Is it wrong to sell stockpiled food to the poor at subsidized prices?

    Featured Videos

    Your JavaScript is turned off or you have an old version of Adobe's Flash Player. Get the latest Flash player.
    As Refugees Perish, Greek Graveyards Filli
    X
    Hamada Elsaram
    February 11, 2016 8:01 PM
    Aid workers on the Greek island of Lesbos say they are struggling to bury the increasing number of bodies of refugees that have been recovered or washed up ashore in recent months.  The graveyards are all full, they say, yet as tens of thousands of people clamor to get out of Syria, it is clear refugees will still be coming in record numbers. For VOA, Hamada Elrasam reports from Lesbos, Greece.
    Video

    Video As Refugees Perish, Greek Graveyards Fill

    Aid workers on the Greek island of Lesbos say they are struggling to bury the increasing number of bodies of refugees that have been recovered or washed up ashore in recent months.  The graveyards are all full, they say, yet as tens of thousands of people clamor to get out of Syria, it is clear refugees will still be coming in record numbers. For VOA, Hamada Elrasam reports from Lesbos, Greece.
    Video

    Video To Fight Zika, Scientists Target Mosquitoes

    Mosquitoes strike again. The Zika virus outbreak is just the latest headline-grabbing epidemic carried by these biting pests, but researchers are fighting back with new ways to control them. VOA's Steve Baragona takes a look.
    Video

    Video Mosul Refugees Talk About Life Under IS

    A top U.S. intelligence official told Congress this week that a planned Iraqi-led operation to re-take the city of Mosul from Islamic State militants is unlikely to take place this year. IS took over the city in June 2014, and for the past year and a half, Mosul residents have been held captive under its rule. VOA's Zana Omar talked to some families who managed to escape. Bronwyn Benito narrates his report.
    Video

    Video Scientists Make Progress Toward Better Diabetes Treatment, Cure

    Scientists at two of the top U.S. universities say they have made significant advances in their quest to find a more efficient treatment for diabetes and eventually a cure. According to the International Diabetes Federation, the disease affects more than 370 million people worldwide. VOA’s George Putic reports.
    Video

    Video NATO to Target Migrant Smugglers

    NATO has announced plans to send warships to the Aegean Sea to target migrant smugglers in the alliance's most direct intervention so far since a wave of people began trying to reach European shores.
    Video

    Video Russia's Catholics, Orthodox Hopeful on Historic Pope-Patriarch Meeting

    Russia's Catholic minority has welcomed an historic first meeting Friday in Cuba between the Pope and the Patriarch of Russia's dominant Orthodox Church. The Orthodox Church split with Rome in 1054 and analysts say politics, both church and state, have been driving the relationship in the centuries since. VOA's Daniel Schearf reports from Moscow.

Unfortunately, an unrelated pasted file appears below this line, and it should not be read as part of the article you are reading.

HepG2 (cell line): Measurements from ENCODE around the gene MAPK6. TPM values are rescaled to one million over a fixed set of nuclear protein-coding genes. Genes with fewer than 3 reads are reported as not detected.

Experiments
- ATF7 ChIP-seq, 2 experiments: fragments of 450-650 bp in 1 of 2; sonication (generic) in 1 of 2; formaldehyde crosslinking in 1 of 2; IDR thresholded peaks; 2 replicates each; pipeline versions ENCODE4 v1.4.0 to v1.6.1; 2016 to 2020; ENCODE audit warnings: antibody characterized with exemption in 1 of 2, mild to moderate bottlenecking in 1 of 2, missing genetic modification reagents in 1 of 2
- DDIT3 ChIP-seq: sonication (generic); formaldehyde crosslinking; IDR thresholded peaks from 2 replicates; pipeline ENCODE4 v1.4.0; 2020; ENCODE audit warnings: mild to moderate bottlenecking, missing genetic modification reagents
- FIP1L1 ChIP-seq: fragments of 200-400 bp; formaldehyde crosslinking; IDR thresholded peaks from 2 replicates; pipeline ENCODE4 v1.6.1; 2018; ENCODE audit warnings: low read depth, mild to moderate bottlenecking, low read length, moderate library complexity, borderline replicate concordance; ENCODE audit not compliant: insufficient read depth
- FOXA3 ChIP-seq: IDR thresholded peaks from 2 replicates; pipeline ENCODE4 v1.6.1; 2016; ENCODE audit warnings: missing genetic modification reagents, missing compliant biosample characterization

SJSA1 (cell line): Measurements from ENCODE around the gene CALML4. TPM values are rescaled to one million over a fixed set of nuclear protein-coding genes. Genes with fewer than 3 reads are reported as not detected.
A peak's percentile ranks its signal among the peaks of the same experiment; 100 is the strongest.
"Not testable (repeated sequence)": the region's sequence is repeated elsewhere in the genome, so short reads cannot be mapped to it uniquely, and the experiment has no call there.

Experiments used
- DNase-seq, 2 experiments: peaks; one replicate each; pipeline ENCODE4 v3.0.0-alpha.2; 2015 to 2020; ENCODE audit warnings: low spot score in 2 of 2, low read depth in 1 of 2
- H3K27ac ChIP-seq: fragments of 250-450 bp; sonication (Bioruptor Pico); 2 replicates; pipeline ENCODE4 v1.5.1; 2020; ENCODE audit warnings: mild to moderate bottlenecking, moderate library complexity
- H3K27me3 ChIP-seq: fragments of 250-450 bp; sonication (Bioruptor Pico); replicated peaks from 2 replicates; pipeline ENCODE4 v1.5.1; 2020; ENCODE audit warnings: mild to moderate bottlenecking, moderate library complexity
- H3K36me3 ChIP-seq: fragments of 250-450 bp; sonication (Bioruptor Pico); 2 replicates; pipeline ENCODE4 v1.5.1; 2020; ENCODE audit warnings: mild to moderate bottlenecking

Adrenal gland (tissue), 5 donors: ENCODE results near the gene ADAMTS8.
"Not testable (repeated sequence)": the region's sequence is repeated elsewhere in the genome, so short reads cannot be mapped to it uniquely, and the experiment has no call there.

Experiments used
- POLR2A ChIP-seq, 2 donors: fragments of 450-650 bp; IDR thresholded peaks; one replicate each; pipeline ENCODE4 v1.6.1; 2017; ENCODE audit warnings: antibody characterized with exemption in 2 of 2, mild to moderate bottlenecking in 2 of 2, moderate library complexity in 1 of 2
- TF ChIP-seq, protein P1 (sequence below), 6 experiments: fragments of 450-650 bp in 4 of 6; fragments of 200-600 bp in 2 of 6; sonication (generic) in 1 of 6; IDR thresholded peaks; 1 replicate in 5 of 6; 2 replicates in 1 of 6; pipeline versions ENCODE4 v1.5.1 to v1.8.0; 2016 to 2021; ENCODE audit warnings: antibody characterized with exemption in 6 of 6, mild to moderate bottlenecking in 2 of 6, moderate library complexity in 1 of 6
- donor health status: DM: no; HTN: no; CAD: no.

Video

    Video Used Books Get a New Life on the Streets of Lagos

    Used booksellers are importing books from abroad and selling them on the streets of Africa's largest city. What‘s popular with readers may surprise you. Chris Stein reports from Lagos.
    Video

    Video After NH Primaries All Eyes on South Carolina

    After Tuesday's primary in New Hampshire, US presidential candidates swiftly turned to the next election coming up in South Carolina. The so-called “first-in-the-South” poll may help further narrow down the field of candidates. Zlatica Hoke reports.
    Video

    Video US Co-ed Selective Service Plan Stirs Controversy

    Young women may soon be required to register with the U.S. Selective Service System, the U.S. government agency charged with implementing a draft in a national emergency. Top Army and Marine Corps commanders told the Senate Armed Services Committee recently that women should register, and a bill has been introduced in Congress requiring eligible women to sign up for the military draft. The issue is stirring some controversy, as VOA’s Bernard Shusman reports from New York.
    Video

    Video Lessons Learned From Ebola Might Help Fight Zika

    Now that the Ebola epidemic has ended in West Africa, Zika has the world's focus. And, as Carol Pearson reports, health experts and governments are applying some of the lessons learned during the Ebola crisis in Africa to fight the Zika virus in Latin America and the Caribbean.
    Video

    Video Smartphone Helps Grow Vegetables

    One day, you may be using your smartphone to grow your vegetables. A Taipei-based company has developed a farm cube — a small, enclosed ecosystem designed to grow plants indoors. The environment inside is automatically adjusted by the cube, but it can also be controlled through an app. VOA's Deborah Block has more on the gardening system.
    Video

    Video Illinois Voters Have Mixed Emotions on Obama’s Return to Springfield

    On the ninth anniversary of the launch of his quest for national office, President Barack Obama returned to Springfield, Illinois, to speak to the Illinois General Assembly, where he once served as state senator. His visit was met with mixed emotions by those with a front-row seat on his journey to the White House. VOA's Kane Farabaugh reports.
    Video

    Video Exhibit Turns da Vinci’s Drawings Into Real Objects

    In addition to being a successful artist, Renaissance genius Leonardo da Vinci designed many practical machines, some of which are still in use today, although in different forms. But a number of his projects were never realized — until today. VOA’s George Putic reports.
    Video

    Video Heated Immigration Debate Limits Britain’s Refugee Response

    Compared to many other European states, Britain has agreed to accept a relatively small number of Syrian refugees. Just over a thousand have arrived so far -- and some are being resettled in remote corners of the country. Henry Ridgwell reports on why Britain’s response has lagged behind its neighbors.
    Video

    Video Russia's Car Sales Shrink Overall, But Luxury and Economy Models See Growth

    Car sales in Russia dropped by more than a third in 2015 because of the country's economic woes. But, at the extreme ends of the car market, luxury vehicles and some economy brands are actually experiencing growth. VOA's Daniel Schearf reports from Moscow.